46 ByT5, Towards a token-free future with pre-trained byte-to-byte models

1. Read the title and make an opinion of what’s in the paper (e.g., the area, the task)

Year: 2021

ByT5: Towards a token-free future with pre-trained byte-to-byte models

This has a tantalizing proposal of a byte-level model that does away with the tokenizer.

2. Read the abstract well and form a hypothesis of

  1. What’s new in the paper?
  2. Do you have a clear overview about what the paper is all about?

The paper is arguing that there should be serious reconsideration to token-free models because there are many benefits to them:

  • Any language out of the box
  • robust to noise
  • remove complexity
  • less sensitive to spelling

In this paper, we show that a standard Transformer architecture can be used with minimal modifications to process byte sequences.

This could prove to be a very valuable find, because although in some cases tokenizers can be simply used, in others they add complexity that ultimately causes issues. It would also be cool to have inline translation if the model is able to ingest per character representations.

3. Look at the images and extract a set of “questions” about what is not clear about their method from the images. Now your job is to answer these questions by reading the paper.

Fig1 shows the differences between using SentencePiece and UTF-8 Encoding.


One thing they show is they adjust the relative sizes of the Encoder and Decoder Transformers. This makes sense after consideration, because the relationship between letters is more complex than the relationship between higher order word pieces.

Another surprising thing to me is they mask in the middle of a word. This may give stronger representations because the model has to predict quite fine outputs.

One question that always has to be asked with Google papers is if this is tractable to the rest of the world. In related work they cite:

© we explore the effect of model scale, training models beyond 10 billion parameters.

4. Read the method aiming to answer your “questions” about the paper. Focus on understanding only the things relevant for the story (i.e., to understand the contribution).

We expect ByT5 will be particular useful for tasks operating on short-to-medium length text sequences (a few sentences or less), as these will incur less slowdown in fine-tuning and inference.

It seems they are OK with working with shorter sequences. This is reasonable, because there are many tasks that require working with only shorter sequences. Thus it seems reasonable that tokenizers will be around for a while until we are able to have much more compute, and find architectures that model long term dependencies efficiently.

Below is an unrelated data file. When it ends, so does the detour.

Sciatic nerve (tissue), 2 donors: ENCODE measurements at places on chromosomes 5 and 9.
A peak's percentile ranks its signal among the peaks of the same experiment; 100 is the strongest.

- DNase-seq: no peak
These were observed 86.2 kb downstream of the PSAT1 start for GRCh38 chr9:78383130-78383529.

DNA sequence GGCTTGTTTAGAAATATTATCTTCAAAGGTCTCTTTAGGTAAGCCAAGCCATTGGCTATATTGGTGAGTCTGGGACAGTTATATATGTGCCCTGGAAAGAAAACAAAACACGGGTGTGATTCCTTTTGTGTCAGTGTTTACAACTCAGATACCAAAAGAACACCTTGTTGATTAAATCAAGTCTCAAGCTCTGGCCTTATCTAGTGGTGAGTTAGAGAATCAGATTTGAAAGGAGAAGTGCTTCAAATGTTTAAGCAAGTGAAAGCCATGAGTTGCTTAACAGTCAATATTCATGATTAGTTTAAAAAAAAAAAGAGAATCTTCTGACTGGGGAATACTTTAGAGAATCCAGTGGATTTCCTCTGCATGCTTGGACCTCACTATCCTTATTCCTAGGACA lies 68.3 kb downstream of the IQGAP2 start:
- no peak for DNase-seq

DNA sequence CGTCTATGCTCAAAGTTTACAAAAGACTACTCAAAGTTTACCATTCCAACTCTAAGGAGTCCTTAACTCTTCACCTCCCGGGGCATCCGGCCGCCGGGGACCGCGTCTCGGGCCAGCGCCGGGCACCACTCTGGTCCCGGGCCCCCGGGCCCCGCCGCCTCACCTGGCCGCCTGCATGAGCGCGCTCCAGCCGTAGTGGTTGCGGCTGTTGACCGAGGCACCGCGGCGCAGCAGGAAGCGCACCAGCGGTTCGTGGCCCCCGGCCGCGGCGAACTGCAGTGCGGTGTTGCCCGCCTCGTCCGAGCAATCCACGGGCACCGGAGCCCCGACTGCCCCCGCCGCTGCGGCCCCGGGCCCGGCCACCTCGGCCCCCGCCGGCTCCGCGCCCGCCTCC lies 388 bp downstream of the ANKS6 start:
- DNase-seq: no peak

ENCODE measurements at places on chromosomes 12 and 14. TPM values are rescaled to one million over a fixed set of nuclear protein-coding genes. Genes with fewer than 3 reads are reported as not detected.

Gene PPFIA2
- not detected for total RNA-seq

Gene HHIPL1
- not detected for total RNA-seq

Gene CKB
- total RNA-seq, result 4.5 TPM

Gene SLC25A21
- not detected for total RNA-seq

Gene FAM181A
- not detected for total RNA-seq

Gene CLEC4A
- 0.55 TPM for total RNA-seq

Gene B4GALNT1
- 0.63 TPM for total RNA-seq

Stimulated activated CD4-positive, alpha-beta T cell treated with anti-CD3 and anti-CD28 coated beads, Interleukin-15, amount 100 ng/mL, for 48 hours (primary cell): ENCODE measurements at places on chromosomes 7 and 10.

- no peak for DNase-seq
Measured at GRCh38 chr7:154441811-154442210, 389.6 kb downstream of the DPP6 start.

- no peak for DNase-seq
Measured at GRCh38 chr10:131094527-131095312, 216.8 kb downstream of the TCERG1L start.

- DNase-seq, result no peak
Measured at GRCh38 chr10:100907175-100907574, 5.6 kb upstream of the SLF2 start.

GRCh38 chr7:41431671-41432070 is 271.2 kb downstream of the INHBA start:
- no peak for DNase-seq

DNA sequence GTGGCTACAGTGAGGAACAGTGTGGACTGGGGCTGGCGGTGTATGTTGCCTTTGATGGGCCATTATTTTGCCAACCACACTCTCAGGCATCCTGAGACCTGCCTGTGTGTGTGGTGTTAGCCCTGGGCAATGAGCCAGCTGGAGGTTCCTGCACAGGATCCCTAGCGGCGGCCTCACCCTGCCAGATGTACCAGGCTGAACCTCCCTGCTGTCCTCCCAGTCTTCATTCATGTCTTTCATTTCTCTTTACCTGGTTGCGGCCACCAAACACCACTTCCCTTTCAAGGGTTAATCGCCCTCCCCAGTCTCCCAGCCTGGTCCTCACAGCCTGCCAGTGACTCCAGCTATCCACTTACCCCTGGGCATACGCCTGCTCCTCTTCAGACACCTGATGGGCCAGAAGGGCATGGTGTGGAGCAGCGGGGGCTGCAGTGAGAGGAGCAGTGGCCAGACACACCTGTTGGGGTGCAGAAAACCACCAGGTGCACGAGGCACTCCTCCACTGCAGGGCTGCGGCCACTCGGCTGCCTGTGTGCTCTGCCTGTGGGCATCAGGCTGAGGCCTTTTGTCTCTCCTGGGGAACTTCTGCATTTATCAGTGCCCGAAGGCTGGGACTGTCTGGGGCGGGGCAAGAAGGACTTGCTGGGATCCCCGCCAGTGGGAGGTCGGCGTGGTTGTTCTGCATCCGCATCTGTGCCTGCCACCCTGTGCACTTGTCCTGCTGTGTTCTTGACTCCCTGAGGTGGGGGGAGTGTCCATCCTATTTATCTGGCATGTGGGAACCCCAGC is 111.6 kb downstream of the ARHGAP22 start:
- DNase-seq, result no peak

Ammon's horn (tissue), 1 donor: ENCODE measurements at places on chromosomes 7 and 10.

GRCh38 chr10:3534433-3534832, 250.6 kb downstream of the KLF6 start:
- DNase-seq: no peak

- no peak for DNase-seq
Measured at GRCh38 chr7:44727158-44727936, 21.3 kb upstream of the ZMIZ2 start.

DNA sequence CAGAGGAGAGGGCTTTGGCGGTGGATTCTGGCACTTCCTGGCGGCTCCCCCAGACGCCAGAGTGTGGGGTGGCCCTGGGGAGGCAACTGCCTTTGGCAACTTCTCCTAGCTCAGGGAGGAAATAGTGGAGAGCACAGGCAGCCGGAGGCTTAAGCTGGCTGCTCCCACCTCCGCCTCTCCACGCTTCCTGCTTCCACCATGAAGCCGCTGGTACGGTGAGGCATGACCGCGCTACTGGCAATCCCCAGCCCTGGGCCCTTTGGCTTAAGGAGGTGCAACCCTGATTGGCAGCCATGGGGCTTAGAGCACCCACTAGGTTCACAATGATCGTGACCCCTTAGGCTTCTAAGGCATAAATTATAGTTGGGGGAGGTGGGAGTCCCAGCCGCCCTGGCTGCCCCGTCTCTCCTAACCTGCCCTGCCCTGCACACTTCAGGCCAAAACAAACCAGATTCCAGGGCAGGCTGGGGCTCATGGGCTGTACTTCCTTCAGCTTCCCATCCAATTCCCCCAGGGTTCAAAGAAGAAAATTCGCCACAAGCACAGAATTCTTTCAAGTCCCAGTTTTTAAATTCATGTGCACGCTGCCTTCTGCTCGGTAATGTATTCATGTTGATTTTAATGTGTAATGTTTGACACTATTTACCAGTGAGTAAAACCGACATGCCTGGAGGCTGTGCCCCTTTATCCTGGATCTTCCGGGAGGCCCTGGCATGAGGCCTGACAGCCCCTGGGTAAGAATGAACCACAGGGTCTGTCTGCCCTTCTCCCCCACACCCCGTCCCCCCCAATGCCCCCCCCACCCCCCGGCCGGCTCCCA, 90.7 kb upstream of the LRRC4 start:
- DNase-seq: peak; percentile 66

The model can be understood by a few key points:

  1. The input is simply UTF-8 Encoded Bytes
  2. The depth of the encoder is decoupled from the decoder.
  3. Pretrained on a masked span, not single token masking.

Table1 has a interesting insight that for multi-lingual models, the vocab embedding contributes a significant portion to the overall model size if the text is tokenized with pieces of words. However, on the flip side, using just a byte level representation, the embedding is much smaller.


5. Read the experiments to convince you that the show results are caused by their claim. Be aware that the experiments highlighted are the best scenarios and are fully hyper-parameter tuned.

They show that ByT5 is mostly competitive with a Tokenized variant, but excels in smaller model sizes.


Also performs well on Text Generation Tasks:

Not all results are in favor of the ByT5. There are compute and latency concerns that make it slower than a tokenized version. ByT5 is anywhere from 1.1X to 1.25X more training data than mT5 and requires from 1.1X to 7.0X more time in inference mode.

6. Make sure you answered all your questions. Did the authors convince you that their story has the effect that they claim?

I think this is a great work at moving towards a future with tokenizers (as the put it). The advantages of character level representations is very appealing, and I hope the future lends more improvement on attention complexity and speed so character level models can be used easily.

I wonder if this model could benefit from using an ELECTRA pretraining objective? It will probably not improve performance, but make increase training efficiency.